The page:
PSAT prep emergency!

<p>Hi, We had not thought that S would be able to take the PSAT this October, but now he can. He is a junior and has never taken it before. Although we know this "doesn't count," it would be nice if he could go into it somewhat prepared. Help!!! There's not a lot of time (and there is a lot of schoolwork) between now and the PSAT. How would you recommend preparing in this limited period?</p>

<p>Either Princeton Review or Stanley Kaplan would appear to have an 8 hour total, two day review (not cheap) over the next two weekends. Recommended?</p>

<p>Is there a particular review book or website that could be used?</p>


<p>Taking the PSAT as a junior counts a LOT for the National Merit Scholarship. But I don't recommend any particular prep course. Just doing the sample PSAT that you should be able to get from the high school counselor's office under timed conditions could easily be enough prep.</p>

<p>Will he be in the range of NMSF, if not, I will not worry too much about doing any preparation for PSAT. PSAT's main purpose is to give students a chance to familiarise themself with SAT I type of test. He can use the result of the test to identify his strength and weaknesses.</p>

<p>Please know that the PSAT DOES count as a Junior, in fact it is the only PSAT that does count toward National Merit qualification. If he is only taking it to preview/prep for the SAT then his potential score for the NM program will not matter to you.</p>

<p>As the previous posters have said - the PSAT as a junior is the only one that does count for anything. Scoring high enough on it may make him eligible to be a National Merit Scholar which can mean a lot of money if he goes to a school that offers money to National Merit Finalists.</p>

<p>Ditto everybody.
I tutor for various tests, and the only scenario when my help is requested to prepare a junior for the PSAT is shooting for a NMS.
Just for the comfort sake get at school the Offficial Student Guide to the PSAT/NMSQT, read "Prepare for the Test" section and take a practice test in a pull-out booklet. Want more preparation? -ask around for the previous years' copies of the test. You can order them on, but I don't know how long it takes for them to make it to your anxious mailbox. :)</p>

<p>My take on this is a little different. Doing well on the PSAT as a junior opened up a world of possibilities for my son that he never would have considered. In addition to NMSF, he started getting tons of mail from schools he wouldn't have even thought about before, multiple storage boxes of stuff. Literally hundreds of e-mails. He has narrowed his list down but it was fairly helpful to have the information sent to us. He used a prep book, can't remember which one, maybe one from the College Board? He basically took two or three practice tests from that and got a 232.</p>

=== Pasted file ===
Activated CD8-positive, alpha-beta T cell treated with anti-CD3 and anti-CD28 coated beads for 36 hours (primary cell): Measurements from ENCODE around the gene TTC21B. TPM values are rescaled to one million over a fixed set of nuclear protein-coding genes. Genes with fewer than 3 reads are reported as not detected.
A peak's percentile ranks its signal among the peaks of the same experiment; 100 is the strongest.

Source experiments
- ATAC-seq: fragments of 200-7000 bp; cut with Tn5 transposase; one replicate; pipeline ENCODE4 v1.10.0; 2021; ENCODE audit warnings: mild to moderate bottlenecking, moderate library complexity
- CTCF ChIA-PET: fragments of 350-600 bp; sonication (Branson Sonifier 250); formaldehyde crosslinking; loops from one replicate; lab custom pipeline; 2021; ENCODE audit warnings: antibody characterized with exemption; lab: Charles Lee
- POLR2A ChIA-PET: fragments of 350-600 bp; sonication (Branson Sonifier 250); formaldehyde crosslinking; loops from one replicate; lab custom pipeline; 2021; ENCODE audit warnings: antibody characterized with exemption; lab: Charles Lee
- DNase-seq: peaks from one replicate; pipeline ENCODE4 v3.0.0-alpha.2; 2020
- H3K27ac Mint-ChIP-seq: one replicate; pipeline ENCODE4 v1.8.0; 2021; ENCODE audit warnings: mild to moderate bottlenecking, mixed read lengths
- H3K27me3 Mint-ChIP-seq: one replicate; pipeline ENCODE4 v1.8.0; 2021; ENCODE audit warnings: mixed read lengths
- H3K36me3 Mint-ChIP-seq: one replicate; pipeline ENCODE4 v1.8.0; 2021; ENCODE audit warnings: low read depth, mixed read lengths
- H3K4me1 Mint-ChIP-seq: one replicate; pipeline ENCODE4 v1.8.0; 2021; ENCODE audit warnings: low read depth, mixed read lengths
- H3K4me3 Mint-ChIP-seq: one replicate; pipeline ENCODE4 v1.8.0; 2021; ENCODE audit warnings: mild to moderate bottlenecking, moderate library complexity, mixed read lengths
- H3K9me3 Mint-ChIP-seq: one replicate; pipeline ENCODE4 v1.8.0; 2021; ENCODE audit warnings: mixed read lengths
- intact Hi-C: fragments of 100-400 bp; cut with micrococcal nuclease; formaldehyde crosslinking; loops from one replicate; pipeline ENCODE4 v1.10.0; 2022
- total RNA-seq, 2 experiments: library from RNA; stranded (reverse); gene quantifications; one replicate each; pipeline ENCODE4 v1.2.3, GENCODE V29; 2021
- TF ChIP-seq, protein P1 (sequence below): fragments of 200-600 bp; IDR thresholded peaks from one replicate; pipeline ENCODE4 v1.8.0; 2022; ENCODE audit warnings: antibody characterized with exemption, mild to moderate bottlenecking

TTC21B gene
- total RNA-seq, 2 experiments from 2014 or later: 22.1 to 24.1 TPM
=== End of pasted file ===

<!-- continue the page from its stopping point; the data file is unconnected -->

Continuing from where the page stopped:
<p>Junior year PSAT scores are sometimes used for awards/scholarships other than National Merit. In Maryland scores are used (along with GPA) to determine state "Distinguished Scholars" who receive 3,000/year to attend any school in the state. The cutoff is lower than National Merit.</p>

<p>Universities often use PSAT results to target recruitment efforts as crazy mom points out.
College board offers some free PSAT prep material on their site (though not as much as for the SAT)...
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<p>That's very interesting. Thanks, moms, for the corrections!</p>

<p>Peterson's PSAT Success includes some good practice-Good Luck!</p>

<p>I wouldn't waste money on a prep course. Just pick up one of the national publication, such as Princeton Review, Kaplan, Barrons, etc., and have son take some practice tests at home. And, then review ALL of the answers, including the ones he got correct to look for CB patterns.</p>

<p>Also, see Xiggi's prep advice under teh SAT thread-subheading. Xiggi is spot-on, IMO.</p>

<p>Another reason to do well on PSAT, even as a sophomore: </p>

<p>Many invitations to summer programs for sophs and juniors, targeted at higher scoring students. Stanford's EPGY for example.</p>

<p>Thanks for the info! Let the practice tests begin...</p>

<p>use the recommended books kids use for the SAT.</p>